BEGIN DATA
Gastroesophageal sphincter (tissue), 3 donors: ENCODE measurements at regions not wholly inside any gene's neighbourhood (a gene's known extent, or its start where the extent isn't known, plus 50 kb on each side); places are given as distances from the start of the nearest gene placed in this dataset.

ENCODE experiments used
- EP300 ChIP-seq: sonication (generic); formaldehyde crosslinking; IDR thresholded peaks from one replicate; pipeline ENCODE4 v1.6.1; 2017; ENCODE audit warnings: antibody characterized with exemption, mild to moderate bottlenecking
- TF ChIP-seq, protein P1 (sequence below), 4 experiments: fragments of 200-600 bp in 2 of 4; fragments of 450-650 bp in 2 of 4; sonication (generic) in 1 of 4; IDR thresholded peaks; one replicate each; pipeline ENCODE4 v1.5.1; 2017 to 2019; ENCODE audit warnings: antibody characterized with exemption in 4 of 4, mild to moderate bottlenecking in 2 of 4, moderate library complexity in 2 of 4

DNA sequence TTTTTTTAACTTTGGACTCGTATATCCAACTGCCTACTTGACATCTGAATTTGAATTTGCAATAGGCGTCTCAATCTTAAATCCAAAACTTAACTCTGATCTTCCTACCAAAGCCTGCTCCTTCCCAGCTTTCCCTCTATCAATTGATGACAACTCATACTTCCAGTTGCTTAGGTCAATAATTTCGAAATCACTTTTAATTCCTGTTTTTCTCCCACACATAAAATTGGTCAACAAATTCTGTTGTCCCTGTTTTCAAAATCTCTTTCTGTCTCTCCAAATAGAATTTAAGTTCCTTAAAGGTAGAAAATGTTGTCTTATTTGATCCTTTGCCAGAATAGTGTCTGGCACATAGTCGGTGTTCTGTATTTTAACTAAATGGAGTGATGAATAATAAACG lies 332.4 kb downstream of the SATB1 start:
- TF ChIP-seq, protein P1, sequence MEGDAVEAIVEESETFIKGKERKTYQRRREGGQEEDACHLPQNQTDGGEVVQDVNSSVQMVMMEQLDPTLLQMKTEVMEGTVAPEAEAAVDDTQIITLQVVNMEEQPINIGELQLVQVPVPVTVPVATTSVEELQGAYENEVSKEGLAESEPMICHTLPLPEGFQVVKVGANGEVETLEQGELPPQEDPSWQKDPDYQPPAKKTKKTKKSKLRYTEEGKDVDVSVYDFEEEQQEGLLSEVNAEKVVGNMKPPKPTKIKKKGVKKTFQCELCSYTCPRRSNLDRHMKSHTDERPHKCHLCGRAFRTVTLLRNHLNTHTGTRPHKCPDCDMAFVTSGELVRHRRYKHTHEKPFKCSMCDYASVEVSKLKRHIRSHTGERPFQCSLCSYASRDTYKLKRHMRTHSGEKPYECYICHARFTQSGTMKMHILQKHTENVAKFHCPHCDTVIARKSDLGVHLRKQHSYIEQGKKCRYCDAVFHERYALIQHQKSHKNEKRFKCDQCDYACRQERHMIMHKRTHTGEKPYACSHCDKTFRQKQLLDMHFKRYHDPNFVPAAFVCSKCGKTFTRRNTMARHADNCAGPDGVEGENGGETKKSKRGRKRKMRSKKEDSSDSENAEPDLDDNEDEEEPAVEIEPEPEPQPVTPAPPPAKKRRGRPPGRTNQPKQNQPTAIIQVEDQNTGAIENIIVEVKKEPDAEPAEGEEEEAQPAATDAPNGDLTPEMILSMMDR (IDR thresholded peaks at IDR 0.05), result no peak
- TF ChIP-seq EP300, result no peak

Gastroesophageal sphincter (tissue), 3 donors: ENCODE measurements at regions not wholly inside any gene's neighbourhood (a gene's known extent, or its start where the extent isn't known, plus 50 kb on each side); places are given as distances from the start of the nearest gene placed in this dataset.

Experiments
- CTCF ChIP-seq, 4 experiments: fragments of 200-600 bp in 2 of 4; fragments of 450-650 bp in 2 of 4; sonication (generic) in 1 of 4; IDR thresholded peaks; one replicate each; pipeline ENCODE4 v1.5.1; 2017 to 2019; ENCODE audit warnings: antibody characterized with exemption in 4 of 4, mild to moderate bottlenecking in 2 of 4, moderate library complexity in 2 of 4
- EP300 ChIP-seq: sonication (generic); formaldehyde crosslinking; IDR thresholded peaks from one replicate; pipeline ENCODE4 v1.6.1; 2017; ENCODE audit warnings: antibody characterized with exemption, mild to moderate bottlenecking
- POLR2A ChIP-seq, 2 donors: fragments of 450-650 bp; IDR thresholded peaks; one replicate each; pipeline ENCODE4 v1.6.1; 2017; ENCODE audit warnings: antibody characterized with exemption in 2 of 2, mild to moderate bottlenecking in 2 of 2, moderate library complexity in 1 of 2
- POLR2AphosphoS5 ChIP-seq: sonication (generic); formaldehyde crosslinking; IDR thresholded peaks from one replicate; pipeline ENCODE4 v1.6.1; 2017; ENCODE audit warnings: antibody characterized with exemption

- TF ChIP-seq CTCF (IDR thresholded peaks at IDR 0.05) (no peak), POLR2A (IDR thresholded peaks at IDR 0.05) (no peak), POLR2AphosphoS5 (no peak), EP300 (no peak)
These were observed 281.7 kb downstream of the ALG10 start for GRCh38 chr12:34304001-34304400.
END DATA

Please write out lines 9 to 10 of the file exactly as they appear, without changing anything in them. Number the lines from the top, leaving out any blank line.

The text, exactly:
Experiments
- CTCF ChIP-seq, 4 experiments: fragments of 200-600 bp in 2 of 4; fragments of 450-650 bp in 2 of 4; sonication (generic) in 1 of 4; IDR thresholded peaks; one replicate each; pipeline ENCODE4 v1.5.1; 2017 to 2019; ENCODE audit warnings: antibody characterized with exemption in 4 of 4, mild to moderate bottlenecking in 2 of 4, moderate library complexity in 2 of 4